BRUSSELS, Belgium — France’s deportations of Gypsies are “a disgrace” and probably break EU law, the European Union’s executive body declared Tuesday in a stinging rebuke that set up a showdown with French President Nicolas Sarkozy’s conservative government.
In recent weeks, French authorities have dismantled more than 100 illegal camps and deported more than 1,000 Gypsies, also known as Roma, mainly back to Romania, in a crackdown that has drawn international condemnation.
EU Justice Commissioner Viviane Reding said she was appalled by the expulsions, “which gave that impression that people are being removed from a member state of the European Union just because they belong to an ethnic minority.”
This “is a situation that I had thought that Europe would not have to witness again after the second World War,” she told a news conference, adding “the commission will have no choice but to initiate infringement procedures against France.”
France could ultimately be slapped with a fine by the European Court of Justice if its expulsions are found to have breached EU law.
The crackdown continued Tuesday, as a chartered Airbus took off from the southern city of Marseille for Bucharest with 69 Roma on board, police officials said.
Like others repatriated by France, they received a stipend of up to C300 ($385) per person for resettlement.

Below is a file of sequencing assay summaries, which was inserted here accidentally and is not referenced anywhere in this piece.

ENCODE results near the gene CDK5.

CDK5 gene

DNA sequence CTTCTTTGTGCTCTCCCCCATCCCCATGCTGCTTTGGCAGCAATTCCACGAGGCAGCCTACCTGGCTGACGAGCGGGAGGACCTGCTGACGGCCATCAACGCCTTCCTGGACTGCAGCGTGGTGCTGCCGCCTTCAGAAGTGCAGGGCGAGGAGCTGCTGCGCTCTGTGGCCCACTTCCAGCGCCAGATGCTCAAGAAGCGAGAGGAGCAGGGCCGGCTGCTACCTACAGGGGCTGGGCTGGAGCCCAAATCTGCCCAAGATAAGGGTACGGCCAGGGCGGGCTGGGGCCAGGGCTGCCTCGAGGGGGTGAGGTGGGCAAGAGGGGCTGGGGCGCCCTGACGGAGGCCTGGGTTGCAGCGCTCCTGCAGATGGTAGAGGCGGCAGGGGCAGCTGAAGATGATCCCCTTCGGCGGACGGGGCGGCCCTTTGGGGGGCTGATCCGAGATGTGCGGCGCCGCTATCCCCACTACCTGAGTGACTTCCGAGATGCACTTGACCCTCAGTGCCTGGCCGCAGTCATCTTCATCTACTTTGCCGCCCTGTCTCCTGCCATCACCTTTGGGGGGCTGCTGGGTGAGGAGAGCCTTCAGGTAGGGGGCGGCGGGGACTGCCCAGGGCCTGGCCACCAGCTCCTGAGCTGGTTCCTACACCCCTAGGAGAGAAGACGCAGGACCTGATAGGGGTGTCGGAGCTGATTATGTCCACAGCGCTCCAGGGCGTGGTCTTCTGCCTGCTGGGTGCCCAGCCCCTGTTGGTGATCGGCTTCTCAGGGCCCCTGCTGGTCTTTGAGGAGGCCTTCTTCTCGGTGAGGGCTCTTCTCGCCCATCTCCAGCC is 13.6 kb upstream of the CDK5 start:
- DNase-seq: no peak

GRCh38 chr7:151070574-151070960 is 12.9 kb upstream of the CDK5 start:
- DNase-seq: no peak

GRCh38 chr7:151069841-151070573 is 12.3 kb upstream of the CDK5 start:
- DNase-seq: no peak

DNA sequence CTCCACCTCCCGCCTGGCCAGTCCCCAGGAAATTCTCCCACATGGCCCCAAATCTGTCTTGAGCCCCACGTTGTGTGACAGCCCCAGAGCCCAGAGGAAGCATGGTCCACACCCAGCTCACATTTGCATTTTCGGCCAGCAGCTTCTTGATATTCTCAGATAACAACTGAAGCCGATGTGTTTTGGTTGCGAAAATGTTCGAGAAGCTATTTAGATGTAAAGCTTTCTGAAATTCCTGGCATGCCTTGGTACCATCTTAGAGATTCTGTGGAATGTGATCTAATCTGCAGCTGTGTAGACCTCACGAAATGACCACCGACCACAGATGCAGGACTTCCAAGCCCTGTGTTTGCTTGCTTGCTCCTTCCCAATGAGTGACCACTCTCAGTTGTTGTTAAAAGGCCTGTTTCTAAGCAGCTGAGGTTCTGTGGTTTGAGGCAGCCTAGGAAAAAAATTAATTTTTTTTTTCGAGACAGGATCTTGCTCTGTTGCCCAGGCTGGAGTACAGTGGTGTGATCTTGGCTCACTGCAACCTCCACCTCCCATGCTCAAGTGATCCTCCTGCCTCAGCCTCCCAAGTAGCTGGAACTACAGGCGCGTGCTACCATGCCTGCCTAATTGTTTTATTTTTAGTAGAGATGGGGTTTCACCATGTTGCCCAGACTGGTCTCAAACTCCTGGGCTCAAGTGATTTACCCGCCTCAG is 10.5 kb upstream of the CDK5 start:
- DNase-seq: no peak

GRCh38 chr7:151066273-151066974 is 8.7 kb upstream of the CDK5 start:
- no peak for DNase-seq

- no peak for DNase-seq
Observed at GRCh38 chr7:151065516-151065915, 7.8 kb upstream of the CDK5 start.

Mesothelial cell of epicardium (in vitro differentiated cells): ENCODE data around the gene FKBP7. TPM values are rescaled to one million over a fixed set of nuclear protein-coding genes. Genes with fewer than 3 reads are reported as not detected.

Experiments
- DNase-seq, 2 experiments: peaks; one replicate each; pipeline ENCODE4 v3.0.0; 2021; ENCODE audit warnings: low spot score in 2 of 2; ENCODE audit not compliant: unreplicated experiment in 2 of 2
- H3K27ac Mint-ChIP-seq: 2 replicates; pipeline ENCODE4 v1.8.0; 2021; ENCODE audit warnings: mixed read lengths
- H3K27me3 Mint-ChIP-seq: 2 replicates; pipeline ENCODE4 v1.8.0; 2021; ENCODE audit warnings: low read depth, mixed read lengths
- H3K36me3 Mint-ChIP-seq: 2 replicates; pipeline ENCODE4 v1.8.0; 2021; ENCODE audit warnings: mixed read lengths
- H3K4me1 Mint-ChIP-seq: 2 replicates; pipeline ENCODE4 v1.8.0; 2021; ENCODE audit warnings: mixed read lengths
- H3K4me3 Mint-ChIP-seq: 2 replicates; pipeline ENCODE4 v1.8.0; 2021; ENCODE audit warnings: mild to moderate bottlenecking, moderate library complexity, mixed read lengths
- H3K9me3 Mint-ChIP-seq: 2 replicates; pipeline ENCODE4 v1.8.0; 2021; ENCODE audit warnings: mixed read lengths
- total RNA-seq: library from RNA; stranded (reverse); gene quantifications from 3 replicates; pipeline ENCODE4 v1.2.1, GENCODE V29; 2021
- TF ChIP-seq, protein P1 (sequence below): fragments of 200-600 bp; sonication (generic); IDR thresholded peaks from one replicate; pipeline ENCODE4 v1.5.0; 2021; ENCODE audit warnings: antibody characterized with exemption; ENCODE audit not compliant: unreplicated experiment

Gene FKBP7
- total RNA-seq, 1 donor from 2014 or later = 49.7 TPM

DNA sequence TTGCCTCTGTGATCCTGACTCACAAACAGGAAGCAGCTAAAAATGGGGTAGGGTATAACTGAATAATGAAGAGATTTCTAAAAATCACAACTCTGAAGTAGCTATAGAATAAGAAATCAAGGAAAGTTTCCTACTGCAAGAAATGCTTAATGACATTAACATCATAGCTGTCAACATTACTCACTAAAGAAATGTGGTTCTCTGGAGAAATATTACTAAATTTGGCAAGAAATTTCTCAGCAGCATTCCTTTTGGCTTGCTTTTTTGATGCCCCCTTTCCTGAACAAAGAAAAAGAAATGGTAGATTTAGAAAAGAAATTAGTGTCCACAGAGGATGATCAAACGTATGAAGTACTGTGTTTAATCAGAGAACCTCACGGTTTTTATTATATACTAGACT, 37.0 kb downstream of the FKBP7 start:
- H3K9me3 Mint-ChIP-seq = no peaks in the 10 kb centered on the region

At Bucharest’s Baneasa Airport, Argentina Rosca, 30, seven months pregnant with her sixth child, lugged a huge bag as she exited the airport.
“It’s good to be back because my children are here,” she said.
Alexandru Musa, 37, had been in Marseille for three months working in construction, earning C1,000 a month under the table.
Musa added that he has plans to return to France.
“I earned good money and I was happy there,” he said.
In Paris, French Foreign Ministry spokesman Bernard Valero expressed “astonishment — that’s the least you can say” at the announcement by the European Commission.
“We don’t think, with this type of statement, that we can improve the situation of the Roma, who are at the heart of our concerns and our action,” Valero told reporters.
“It’s not time for polemics. … It’s time for work in favour of the Roma population.”
Sarkozy’s office refused to comment on Reding’s statement.